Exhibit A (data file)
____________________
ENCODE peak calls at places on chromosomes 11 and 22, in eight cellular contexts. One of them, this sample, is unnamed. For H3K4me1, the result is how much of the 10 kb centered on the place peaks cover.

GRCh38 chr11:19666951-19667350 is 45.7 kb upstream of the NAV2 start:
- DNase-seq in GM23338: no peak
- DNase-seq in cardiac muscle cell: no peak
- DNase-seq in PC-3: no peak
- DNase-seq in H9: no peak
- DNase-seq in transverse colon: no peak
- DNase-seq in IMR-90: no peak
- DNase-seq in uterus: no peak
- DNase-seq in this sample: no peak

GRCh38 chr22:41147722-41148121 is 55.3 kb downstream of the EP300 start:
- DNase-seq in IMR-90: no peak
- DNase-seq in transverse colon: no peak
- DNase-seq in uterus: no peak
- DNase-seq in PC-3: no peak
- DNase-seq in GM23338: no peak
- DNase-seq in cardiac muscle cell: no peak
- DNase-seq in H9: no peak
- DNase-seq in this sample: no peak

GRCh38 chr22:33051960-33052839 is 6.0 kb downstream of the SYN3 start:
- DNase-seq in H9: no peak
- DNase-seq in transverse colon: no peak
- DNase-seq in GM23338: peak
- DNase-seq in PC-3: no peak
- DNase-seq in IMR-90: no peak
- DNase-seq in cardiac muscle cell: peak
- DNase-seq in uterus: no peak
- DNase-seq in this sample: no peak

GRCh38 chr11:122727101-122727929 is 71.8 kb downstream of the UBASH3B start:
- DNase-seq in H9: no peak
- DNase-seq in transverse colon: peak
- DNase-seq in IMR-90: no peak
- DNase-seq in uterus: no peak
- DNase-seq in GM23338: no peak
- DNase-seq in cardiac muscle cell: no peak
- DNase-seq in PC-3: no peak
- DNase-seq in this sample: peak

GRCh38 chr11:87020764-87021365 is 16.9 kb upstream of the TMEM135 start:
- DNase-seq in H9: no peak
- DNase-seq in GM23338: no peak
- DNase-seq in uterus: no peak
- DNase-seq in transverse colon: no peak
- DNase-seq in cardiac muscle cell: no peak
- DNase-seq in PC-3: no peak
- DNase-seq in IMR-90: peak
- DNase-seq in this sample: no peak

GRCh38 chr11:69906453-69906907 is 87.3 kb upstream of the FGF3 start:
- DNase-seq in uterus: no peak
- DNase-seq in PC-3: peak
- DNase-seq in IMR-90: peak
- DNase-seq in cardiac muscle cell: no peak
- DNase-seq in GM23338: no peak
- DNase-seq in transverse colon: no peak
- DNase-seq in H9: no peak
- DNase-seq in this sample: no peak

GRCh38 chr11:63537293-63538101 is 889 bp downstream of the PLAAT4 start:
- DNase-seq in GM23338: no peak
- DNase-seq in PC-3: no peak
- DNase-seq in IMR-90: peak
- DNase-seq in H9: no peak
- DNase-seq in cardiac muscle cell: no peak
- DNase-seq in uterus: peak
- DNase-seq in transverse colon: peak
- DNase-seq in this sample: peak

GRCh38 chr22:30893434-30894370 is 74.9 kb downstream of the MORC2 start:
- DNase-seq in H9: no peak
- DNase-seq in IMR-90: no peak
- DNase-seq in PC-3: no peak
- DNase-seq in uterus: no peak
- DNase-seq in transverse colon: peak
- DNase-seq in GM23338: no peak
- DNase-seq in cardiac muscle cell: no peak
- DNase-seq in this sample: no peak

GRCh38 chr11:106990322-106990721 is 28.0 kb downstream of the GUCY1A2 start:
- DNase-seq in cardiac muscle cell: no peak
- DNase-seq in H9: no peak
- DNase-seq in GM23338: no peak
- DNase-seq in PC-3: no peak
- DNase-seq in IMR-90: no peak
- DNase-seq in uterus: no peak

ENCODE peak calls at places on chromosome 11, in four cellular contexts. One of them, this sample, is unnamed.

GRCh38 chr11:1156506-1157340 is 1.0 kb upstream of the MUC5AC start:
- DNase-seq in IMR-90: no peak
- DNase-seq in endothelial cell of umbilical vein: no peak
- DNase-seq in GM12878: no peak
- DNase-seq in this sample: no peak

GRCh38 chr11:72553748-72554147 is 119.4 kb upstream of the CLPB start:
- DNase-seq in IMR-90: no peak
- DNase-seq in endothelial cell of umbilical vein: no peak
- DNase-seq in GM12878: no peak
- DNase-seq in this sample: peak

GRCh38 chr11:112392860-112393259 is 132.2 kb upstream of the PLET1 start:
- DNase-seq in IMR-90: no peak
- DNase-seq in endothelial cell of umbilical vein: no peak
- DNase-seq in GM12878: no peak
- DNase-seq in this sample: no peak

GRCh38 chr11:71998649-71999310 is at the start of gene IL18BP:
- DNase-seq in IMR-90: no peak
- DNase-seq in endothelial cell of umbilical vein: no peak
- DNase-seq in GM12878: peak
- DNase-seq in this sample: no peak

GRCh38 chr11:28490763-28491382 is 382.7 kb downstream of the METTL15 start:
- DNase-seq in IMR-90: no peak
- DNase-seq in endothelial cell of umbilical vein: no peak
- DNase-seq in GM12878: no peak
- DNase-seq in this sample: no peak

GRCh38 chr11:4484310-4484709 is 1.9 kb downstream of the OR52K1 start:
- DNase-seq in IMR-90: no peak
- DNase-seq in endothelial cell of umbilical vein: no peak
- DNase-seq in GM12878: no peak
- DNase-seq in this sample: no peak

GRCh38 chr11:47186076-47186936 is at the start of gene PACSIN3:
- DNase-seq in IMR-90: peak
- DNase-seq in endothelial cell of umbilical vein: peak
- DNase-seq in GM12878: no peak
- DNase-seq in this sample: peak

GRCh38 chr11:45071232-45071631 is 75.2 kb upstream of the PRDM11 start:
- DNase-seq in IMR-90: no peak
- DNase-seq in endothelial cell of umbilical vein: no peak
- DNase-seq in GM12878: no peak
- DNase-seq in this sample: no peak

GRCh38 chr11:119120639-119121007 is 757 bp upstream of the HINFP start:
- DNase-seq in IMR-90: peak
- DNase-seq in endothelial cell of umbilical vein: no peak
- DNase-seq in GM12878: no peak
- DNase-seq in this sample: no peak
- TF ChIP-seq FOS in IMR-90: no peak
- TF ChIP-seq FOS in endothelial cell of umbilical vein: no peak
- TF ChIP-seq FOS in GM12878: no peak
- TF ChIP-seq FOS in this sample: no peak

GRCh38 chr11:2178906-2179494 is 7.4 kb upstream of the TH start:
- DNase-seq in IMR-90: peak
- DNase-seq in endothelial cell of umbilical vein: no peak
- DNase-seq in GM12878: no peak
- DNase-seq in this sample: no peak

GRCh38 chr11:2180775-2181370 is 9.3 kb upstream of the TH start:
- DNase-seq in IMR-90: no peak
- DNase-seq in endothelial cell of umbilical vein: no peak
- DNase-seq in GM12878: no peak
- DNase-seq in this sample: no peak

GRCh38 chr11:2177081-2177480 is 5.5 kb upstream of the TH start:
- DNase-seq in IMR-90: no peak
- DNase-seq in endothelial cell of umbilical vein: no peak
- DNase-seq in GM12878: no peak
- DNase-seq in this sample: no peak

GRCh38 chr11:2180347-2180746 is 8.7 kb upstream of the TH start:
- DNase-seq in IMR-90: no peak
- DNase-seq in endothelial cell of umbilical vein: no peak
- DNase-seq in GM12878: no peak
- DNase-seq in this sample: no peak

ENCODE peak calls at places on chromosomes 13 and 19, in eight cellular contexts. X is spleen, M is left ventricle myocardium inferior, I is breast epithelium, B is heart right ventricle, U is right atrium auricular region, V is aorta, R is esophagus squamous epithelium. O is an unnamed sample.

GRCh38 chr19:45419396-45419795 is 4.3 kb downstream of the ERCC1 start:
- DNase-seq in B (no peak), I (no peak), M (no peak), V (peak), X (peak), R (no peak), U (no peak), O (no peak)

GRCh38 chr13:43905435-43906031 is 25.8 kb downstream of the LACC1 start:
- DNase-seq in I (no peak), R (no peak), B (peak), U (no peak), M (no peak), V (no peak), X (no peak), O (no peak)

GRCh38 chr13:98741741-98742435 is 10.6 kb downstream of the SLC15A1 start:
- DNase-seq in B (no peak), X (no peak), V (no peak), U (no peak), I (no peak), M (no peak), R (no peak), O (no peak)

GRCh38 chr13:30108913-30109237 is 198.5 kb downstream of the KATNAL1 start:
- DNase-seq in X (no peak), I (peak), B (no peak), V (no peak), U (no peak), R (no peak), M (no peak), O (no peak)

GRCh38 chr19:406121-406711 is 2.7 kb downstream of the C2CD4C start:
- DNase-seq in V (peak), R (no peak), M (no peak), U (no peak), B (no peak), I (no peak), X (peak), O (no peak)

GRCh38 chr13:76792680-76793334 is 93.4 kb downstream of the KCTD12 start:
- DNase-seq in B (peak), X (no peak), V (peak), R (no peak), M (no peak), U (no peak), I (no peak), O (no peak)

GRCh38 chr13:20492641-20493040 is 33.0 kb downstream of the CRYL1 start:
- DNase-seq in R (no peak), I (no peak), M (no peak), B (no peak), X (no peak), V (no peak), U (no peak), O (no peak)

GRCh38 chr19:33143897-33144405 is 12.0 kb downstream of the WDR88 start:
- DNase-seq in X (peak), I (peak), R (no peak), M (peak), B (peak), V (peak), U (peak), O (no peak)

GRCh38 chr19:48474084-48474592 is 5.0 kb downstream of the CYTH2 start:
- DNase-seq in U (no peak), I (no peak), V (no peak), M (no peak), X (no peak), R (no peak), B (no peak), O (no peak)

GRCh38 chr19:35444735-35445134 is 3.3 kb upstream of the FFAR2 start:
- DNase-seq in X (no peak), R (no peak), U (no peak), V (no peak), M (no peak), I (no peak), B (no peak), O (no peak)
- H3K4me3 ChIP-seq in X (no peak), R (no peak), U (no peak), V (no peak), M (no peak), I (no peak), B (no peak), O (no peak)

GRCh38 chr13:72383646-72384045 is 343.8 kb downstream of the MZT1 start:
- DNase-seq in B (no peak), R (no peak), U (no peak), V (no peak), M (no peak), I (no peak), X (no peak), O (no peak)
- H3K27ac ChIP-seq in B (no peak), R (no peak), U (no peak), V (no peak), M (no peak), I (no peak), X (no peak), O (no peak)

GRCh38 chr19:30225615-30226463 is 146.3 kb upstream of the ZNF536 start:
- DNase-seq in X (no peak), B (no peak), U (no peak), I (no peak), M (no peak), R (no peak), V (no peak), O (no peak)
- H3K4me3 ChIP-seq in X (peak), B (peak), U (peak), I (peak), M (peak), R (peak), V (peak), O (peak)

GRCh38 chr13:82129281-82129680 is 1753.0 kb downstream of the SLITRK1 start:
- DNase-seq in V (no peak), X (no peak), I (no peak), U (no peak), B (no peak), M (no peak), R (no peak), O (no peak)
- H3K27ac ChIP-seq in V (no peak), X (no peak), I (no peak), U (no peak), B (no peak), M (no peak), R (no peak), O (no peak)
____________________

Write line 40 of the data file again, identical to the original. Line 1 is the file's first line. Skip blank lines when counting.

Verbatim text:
- DNase-seq in GM23338: no peak